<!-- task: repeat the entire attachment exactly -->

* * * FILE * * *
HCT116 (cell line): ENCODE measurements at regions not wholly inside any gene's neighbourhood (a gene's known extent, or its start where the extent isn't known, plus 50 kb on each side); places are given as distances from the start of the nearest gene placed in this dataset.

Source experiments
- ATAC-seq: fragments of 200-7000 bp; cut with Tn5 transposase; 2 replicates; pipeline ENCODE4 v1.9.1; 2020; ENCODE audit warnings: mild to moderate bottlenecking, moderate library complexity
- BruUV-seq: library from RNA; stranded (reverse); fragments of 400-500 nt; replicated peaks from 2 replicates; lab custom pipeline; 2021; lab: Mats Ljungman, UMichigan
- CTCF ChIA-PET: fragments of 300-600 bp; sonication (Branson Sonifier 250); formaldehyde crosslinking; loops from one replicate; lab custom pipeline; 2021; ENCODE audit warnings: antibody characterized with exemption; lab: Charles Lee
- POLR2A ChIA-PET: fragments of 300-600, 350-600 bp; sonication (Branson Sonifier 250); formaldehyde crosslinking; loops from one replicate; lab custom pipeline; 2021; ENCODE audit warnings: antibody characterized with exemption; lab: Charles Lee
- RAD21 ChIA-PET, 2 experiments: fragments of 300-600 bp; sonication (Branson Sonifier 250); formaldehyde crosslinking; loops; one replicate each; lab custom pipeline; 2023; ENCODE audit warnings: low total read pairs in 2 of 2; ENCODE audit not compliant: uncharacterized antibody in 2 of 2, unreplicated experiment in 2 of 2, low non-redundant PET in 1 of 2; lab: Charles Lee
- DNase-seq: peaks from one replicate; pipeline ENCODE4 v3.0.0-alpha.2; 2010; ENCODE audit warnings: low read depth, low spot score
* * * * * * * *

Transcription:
HCT116 (cell line): ENCODE measurements at regions not wholly inside any gene's neighbourhood (a gene's known extent, or its start where the extent isn't known, plus 50 kb on each side); places are given as distances from the start of the nearest gene placed in this dataset.

Source experiments
- ATAC-seq: fragments of 200-7000 bp; cut with Tn5 transposase; 2 replicates; pipeline ENCODE4 v1.9.1; 2020; ENCODE audit warnings: mild to moderate bottlenecking, moderate library complexity
- BruUV-seq: library from RNA; stranded (reverse); fragments of 400-500 nt; replicated peaks from 2 replicates; lab custom pipeline; 2021; lab: Mats Ljungman, UMichigan
- CTCF ChIA-PET: fragments of 300-600 bp; sonication (Branson Sonifier 250); formaldehyde crosslinking; loops from one replicate; lab custom pipeline; 2021; ENCODE audit warnings: antibody characterized with exemption; lab: Charles Lee
- POLR2A ChIA-PET: fragments of 300-600, 350-600 bp; sonication (Branson Sonifier 250); formaldehyde crosslinking; loops from one replicate; lab custom pipeline; 2021; ENCODE audit warnings: antibody characterized with exemption; lab: Charles Lee
- RAD21 ChIA-PET, 2 experiments: fragments of 300-600 bp; sonication (Branson Sonifier 250); formaldehyde crosslinking; loops; one replicate each; lab custom pipeline; 2023; ENCODE audit warnings: low total read pairs in 2 of 2; ENCODE audit not compliant: uncharacterized antibody in 2 of 2, unreplicated experiment in 2 of 2, low non-redundant PET in 1 of 2; lab: Charles Lee
- DNase-seq: peaks from one replicate; pipeline ENCODE4 v3.0.0-alpha.2; 2010; ENCODE audit warnings: low read depth, low spot score